This month WyoHistory.org shows us the 1930s timber business in the Wind River Mountains, offers a look at links between bootleggers and public officials in Prohibition Wyoming and a tells the story of some African-American farmers, their high hopes and the fate of their town.
Fast chutes and high trestles carried 300,000 railroad ties per year
From 1929 to 1942, the Warm Spring Canyon tie flume carried 300,000 railroad ties per season down from mountain camps to the Wind River near Dubois, Wyo., for floating to Riverton and the railroad in big log drives each spring. The flume was abandoned in 1942; dramatic chutes and trestles remain. Read more in public historians Robert and Elizabeth Rosenberg’s account, “The Warm Spring Canyon Tie Flume.”
Top Casper and Natrona County officials faced federal Prohibition charges
The onset of Prohibition in 1919 not only didn’t stop drinking in Wyoming, it added new layers of lawlessness—bribery, corruption, murder. Enforcement officials had to battle crime in their own ranks, too. One high-profile federal case charged corruption at all levels in Casper, but the jury refused to convict. Read more in WyoHistory.org Editor Tom Rea’s account that focuses on a high-profile federal case, “Booze, Cops, and Bootleggers: Enforcing Prohibition in Central Wyoming.”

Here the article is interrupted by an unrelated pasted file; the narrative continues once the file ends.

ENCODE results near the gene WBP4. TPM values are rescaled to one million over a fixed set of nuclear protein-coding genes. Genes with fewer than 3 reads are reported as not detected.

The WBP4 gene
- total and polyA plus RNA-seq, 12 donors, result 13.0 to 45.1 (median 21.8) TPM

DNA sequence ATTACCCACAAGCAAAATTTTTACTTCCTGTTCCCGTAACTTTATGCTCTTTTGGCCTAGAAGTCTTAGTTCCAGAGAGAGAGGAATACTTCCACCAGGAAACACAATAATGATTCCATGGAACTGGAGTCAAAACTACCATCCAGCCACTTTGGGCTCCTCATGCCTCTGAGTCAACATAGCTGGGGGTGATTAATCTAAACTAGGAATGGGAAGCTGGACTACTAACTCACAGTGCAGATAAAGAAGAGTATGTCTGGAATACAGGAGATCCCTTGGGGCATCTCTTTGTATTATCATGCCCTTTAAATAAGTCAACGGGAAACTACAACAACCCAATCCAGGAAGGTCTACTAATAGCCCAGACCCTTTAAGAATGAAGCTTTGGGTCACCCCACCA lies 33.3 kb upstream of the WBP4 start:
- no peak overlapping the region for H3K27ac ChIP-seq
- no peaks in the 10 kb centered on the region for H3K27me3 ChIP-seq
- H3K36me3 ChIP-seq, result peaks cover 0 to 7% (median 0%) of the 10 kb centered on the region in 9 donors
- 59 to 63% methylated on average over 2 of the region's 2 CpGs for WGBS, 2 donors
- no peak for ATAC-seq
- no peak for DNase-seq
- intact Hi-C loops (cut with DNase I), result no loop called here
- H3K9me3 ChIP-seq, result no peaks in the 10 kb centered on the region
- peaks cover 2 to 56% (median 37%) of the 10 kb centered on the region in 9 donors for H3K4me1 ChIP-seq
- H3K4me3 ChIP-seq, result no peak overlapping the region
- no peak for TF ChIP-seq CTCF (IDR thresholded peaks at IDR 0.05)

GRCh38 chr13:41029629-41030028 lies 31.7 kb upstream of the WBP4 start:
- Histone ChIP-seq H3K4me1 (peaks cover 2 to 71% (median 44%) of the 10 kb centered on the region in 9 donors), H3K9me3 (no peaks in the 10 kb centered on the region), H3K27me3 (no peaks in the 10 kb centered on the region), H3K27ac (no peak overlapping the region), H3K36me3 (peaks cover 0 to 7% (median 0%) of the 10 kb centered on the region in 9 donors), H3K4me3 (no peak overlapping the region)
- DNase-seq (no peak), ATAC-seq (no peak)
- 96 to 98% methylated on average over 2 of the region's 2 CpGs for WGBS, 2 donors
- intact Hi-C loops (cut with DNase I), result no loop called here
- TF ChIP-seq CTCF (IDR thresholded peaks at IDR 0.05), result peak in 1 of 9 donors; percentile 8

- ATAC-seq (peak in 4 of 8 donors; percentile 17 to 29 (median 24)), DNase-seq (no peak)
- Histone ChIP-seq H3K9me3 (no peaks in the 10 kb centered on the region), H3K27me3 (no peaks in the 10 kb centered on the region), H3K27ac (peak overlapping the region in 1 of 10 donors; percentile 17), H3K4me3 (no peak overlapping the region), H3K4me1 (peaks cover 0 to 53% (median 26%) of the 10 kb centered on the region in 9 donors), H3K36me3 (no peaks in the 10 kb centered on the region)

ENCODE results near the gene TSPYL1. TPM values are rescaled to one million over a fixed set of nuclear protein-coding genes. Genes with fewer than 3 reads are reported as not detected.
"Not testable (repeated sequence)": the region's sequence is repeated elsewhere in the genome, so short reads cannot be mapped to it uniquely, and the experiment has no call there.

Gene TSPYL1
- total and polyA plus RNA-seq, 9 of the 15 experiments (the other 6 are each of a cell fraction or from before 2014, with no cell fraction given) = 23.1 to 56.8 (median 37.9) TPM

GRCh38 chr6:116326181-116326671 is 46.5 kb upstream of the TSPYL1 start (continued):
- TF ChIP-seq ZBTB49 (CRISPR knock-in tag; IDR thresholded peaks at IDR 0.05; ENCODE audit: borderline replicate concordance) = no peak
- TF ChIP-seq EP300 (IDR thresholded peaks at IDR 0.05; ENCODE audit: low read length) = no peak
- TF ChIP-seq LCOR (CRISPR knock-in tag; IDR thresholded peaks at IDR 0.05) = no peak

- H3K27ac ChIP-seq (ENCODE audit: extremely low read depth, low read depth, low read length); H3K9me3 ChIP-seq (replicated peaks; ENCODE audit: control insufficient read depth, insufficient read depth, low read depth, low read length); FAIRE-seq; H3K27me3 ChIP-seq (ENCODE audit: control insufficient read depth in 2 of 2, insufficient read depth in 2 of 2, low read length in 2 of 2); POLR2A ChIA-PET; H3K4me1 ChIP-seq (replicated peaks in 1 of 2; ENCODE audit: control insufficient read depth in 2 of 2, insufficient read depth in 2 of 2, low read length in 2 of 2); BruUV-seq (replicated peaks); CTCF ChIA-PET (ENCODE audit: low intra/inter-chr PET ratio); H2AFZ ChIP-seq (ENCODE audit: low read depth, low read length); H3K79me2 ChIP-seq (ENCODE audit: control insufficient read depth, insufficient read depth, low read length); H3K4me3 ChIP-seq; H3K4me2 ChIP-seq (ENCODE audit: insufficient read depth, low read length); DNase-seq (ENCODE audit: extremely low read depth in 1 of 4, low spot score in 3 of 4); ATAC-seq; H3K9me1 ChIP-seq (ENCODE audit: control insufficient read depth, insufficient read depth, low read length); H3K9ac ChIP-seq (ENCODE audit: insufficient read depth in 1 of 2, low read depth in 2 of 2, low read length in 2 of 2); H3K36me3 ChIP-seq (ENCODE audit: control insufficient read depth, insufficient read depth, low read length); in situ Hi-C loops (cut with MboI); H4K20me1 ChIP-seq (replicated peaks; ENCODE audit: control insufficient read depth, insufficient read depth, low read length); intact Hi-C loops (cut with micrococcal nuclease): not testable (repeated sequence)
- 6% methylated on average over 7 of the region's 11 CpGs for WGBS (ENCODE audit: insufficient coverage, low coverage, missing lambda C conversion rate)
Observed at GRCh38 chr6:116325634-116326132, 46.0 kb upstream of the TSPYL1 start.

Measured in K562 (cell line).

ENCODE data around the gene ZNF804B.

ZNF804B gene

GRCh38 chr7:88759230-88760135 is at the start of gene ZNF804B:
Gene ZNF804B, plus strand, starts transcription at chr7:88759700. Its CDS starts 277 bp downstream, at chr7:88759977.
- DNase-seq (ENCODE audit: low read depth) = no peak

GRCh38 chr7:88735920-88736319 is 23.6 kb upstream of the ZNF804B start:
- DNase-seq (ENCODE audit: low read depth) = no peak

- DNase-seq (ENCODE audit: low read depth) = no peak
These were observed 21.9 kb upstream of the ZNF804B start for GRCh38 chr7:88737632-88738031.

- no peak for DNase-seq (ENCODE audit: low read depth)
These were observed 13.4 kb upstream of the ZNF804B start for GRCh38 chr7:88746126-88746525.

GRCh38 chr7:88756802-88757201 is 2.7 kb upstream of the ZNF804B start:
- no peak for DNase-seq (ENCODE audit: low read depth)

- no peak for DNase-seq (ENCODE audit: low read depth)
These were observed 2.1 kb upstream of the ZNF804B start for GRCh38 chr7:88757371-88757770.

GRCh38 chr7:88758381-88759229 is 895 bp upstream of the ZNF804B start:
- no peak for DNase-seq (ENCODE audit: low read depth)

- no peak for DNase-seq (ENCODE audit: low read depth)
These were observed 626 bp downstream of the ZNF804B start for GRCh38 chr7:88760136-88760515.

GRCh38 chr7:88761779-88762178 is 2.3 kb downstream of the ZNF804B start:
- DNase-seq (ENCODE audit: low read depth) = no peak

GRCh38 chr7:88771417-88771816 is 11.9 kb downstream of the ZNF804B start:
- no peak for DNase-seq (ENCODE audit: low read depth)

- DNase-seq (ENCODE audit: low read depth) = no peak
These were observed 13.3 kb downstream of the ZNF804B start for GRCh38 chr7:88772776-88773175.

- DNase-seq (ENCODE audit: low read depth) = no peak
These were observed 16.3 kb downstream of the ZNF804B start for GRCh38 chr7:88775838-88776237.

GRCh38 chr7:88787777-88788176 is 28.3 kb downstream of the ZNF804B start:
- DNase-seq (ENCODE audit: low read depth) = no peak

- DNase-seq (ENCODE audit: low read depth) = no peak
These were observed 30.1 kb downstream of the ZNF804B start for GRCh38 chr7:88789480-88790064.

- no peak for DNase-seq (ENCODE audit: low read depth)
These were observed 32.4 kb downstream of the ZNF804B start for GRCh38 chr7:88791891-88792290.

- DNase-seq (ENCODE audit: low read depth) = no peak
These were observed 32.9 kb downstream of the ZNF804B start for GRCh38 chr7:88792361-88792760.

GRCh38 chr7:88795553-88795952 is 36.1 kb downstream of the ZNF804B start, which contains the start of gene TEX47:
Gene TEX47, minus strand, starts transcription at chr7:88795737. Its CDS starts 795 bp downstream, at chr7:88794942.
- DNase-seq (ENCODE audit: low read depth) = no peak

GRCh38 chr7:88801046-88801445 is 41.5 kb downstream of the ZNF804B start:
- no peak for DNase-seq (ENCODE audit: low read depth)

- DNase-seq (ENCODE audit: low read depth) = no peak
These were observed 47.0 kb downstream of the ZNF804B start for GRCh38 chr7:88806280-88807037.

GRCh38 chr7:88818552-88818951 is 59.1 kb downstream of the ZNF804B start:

African-American farming families founded a town
Two highly educated families of African-American farmers founded Empire, Wyo., in 1908 near the Nebraska line northeast of Torrington. At one time it boasted school, church and post office. But drought, low crop prices and, evidence shows, the racial prejudices of their neighbors drove the people away; all were gone by 1930. Read more in Wyoming State Historic Preservation Office intern Robert Galbreath’s account, “Making a Home in Empire, Wyo.”
Travel Wyoming this summer with WyoHistory.org
As you travel Wyoming, take WyoHistory.org with you with our downloadable travel itineraries. Use QR codes in the brochure to quickly access our website on your smart phone or tablet for in-depth articles, maps, directions and photo galleries—all with info on these historic sites and landmarks. We offer four routes, each with a brochure you can print out and take with you, featuring QR-coded links to articles about each of a dozen or so sites on the routes: Oregon Trail; Historic Southern Corridor; Black Hills to Yellowstone; and Historic Indian Wars.